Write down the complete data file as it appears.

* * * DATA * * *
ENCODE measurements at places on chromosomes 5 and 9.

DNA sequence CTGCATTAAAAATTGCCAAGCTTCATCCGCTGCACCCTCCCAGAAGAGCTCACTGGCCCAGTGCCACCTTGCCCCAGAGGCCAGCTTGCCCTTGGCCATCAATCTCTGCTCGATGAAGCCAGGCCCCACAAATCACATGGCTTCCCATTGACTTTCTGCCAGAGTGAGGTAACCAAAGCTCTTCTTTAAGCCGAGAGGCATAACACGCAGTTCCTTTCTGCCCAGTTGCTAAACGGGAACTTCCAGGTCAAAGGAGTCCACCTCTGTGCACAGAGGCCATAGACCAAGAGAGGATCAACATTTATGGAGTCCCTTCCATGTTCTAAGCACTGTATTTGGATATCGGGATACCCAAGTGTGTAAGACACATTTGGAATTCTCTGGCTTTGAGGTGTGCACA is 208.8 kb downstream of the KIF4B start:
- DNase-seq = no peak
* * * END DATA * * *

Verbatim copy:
ENCODE measurements at places on chromosomes 5 and 9.

DNA sequence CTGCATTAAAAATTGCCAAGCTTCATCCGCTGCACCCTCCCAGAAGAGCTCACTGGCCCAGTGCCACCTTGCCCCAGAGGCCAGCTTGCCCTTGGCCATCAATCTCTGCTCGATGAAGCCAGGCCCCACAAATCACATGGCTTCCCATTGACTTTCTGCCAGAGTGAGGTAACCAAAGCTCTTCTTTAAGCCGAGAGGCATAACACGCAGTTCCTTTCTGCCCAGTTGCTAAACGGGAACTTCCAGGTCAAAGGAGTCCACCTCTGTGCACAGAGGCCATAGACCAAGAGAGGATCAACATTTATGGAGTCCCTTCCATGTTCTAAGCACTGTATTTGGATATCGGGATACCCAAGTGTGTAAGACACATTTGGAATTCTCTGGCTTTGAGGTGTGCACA is 208.8 kb downstream of the KIF4B start:
- DNase-seq = no peak